With the lowest amount required to become an Antiguan Barbudian via an investment being US$100,000, you now only need a little over 12 bitcoins to pay for that at current prices.
This is after Antigua and Barbuda’s Citizenship by Investment Program Act was amended by the country’s parliament allowing payments to be made using bitcoin as well as other cryptocurrencies. The resolution was announced by the country’s Prime Minister and Minister of Finance & Corporate Governance & Public-Private Partnerships, Hon. Gaston Browne, according to Antigua News Room.
According to Browne, the decision was made with a view of making it convenient for citizenship seekers who own cryptocurrencies. And by adding this method of payment, the program will be able to attract more people from across the globe.
“And the truth is too, it expands your market because we have a number of cryptocurrency investors who may be quite willing to take up our citizenship but would only pay in cryptocurrencies,” Browne told the country’s parliament. “If you do not accept the cryptocurrency then you would be literally locked out of that market.”
Per Browne, payments made in cryptocurrencies will be converted daily to US dollars to avoid losses that may arise from volatility.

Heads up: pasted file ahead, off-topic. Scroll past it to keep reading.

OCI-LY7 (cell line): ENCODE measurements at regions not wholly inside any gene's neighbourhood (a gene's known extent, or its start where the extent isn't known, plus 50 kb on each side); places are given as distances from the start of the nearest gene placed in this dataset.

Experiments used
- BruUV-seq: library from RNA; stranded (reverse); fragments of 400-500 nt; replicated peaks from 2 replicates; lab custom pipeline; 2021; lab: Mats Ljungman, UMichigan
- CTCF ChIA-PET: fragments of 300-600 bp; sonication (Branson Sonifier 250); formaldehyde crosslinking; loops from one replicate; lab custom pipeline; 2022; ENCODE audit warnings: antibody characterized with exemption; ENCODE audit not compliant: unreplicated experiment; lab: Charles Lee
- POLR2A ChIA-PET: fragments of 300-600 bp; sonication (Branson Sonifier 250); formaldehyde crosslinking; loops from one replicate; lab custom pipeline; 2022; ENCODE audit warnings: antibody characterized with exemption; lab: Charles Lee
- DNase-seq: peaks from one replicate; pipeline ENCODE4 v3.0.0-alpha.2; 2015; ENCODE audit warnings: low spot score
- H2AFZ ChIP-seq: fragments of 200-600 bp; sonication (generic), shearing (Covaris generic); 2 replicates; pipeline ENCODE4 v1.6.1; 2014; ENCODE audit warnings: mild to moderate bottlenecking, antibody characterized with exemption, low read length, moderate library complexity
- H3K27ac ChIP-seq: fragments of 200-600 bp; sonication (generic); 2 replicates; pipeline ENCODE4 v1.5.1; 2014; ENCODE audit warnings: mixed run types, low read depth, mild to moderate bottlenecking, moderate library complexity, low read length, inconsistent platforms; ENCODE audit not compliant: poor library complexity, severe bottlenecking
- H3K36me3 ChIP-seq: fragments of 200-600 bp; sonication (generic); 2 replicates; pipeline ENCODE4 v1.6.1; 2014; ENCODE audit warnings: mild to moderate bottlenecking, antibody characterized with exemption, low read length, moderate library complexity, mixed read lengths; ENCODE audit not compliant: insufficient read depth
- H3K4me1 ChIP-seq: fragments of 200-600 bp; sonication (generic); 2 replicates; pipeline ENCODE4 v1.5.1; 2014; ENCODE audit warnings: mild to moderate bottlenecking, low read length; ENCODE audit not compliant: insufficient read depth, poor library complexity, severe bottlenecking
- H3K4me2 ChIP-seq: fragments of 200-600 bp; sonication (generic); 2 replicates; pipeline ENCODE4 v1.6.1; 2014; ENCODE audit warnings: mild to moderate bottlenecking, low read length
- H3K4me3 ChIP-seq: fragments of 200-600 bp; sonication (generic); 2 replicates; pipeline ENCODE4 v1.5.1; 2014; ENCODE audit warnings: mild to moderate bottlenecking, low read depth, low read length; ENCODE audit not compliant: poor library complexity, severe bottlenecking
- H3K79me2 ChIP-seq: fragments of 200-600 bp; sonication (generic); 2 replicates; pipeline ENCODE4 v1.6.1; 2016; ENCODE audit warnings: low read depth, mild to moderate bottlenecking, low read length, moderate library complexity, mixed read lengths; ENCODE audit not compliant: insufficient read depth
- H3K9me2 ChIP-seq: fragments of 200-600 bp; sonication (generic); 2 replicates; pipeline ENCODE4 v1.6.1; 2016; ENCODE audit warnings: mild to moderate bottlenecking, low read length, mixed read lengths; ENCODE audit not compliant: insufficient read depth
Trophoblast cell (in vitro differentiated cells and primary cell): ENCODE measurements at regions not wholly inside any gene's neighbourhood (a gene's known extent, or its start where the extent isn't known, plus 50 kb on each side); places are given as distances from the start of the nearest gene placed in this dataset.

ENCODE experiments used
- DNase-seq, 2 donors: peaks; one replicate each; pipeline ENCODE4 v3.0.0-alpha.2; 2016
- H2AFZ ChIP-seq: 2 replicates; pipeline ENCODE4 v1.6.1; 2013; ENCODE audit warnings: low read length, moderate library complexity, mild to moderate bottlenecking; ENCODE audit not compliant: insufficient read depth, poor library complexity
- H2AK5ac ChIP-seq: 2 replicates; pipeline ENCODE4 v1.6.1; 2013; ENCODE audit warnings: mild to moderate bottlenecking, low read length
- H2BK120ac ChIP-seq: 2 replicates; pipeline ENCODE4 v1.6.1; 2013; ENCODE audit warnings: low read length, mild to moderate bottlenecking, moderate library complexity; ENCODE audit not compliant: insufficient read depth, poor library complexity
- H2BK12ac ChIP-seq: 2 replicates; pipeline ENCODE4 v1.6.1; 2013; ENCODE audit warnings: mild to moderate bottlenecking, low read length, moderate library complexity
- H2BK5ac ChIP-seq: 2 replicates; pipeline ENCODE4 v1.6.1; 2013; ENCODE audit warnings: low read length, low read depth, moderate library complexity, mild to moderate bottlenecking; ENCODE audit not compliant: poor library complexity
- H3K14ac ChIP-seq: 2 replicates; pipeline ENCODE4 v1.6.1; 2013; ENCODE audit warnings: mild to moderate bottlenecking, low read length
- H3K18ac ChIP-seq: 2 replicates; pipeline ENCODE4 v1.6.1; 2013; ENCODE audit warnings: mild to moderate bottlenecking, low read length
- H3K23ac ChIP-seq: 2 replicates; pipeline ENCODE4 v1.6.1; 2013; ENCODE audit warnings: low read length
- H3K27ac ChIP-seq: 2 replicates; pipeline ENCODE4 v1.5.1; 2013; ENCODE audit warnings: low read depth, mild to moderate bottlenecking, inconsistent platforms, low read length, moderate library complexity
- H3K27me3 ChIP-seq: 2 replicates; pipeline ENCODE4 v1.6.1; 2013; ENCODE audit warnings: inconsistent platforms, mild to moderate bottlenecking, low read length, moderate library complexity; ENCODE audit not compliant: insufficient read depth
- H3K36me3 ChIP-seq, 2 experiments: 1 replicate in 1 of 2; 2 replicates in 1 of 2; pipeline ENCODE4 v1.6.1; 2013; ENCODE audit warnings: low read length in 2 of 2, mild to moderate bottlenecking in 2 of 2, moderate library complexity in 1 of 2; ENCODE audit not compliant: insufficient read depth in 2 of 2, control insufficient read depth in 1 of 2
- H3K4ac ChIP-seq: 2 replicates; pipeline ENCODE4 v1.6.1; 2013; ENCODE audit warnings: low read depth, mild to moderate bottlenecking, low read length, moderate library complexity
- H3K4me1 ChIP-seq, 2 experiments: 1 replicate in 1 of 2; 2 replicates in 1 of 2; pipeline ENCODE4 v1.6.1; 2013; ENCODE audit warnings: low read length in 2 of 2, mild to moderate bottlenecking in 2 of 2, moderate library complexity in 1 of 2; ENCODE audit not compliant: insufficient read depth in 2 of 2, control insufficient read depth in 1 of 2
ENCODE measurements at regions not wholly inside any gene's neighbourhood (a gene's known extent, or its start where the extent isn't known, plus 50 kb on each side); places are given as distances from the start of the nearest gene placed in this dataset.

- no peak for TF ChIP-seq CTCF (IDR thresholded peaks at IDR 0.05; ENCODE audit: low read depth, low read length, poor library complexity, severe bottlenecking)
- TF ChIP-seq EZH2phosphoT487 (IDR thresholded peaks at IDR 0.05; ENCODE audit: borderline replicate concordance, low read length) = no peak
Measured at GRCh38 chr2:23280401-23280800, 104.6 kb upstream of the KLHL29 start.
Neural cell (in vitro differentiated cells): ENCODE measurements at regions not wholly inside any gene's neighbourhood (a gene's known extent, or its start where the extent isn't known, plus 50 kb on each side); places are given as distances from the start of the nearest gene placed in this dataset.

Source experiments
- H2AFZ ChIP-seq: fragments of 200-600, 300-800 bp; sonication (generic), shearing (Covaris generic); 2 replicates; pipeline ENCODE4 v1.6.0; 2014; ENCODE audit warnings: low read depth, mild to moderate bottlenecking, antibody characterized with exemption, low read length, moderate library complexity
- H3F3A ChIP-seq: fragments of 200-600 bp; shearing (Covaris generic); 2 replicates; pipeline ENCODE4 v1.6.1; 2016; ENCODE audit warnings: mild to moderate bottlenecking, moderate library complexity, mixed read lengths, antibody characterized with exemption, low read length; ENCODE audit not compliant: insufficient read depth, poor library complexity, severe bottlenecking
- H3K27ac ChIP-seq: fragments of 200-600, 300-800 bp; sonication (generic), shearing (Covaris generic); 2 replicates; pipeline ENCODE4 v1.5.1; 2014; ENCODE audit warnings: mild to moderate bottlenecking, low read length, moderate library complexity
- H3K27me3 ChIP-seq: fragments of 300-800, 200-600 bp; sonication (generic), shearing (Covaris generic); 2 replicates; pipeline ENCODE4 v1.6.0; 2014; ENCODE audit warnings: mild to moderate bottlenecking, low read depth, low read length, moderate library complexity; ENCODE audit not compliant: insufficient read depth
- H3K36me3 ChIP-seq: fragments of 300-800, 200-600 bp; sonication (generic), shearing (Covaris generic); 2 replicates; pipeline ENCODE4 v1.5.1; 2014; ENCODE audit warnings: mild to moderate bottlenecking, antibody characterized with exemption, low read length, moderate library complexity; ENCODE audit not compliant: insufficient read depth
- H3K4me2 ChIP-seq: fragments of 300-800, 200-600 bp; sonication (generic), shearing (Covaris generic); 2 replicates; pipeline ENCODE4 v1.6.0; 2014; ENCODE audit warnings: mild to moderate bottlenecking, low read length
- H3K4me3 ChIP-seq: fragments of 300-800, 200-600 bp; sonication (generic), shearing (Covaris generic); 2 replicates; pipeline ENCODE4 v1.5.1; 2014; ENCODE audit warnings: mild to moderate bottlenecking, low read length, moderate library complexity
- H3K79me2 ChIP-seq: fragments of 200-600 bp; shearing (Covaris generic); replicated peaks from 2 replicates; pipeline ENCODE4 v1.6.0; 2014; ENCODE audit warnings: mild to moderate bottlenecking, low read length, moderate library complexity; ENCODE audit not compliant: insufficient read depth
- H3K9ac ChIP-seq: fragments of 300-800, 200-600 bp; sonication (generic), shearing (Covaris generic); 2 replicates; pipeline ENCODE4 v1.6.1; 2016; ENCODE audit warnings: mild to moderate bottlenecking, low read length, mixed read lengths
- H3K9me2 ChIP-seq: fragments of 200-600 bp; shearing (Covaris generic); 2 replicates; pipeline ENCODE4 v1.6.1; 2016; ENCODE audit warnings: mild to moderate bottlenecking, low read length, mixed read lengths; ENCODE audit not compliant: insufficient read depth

To be eligible for citizenship via Antigua and Barbuda’s Citizenship by Investment Program Act, individuals can choose to either invest in the country amounts ranging between US$400,000 and US$1.5 million or make a contribution totaling US$100,000 to the country’s National Development Fund. Additional amounts are also required to be paid based on the number of dependents one has.
As CCN has previously reported, the West Indies island state has initiated various efforts aimed at enabling a crypto-friendly environment. Last year in April, for instance, the country’s attorney general was instructed by the cabinet to draft legislation that would allow government services to be paid for using bitcoin.
At the time the country’s Minister of Foreign Affairs, International Trade & Immigration, Everly Paul Chet Greene, argued that the immutable nature of blockchain allowed for transactions to be traced and would thus serve to soften the reputation of the island state as a tax haven.
Due to its thriving financial sector as well as a large internet gaming industry, the island state has been viewed as being particularly susceptible to money laundering and other financial crimes. Greene also argued that allowing government services to be paid for using bitcoin would solidify Antigua & Barbuda’s reputation as a trailblazer in the region.
“Here in Antigua & Barbuda we know we are always very much front and center of new developments; we are leaders, trendsetters in the Caribbean,” Greene was reported as having said at the time.
St. John’s, Antigua image from Shutterstock.
Last modified: July 26, 2018 12:00 UTC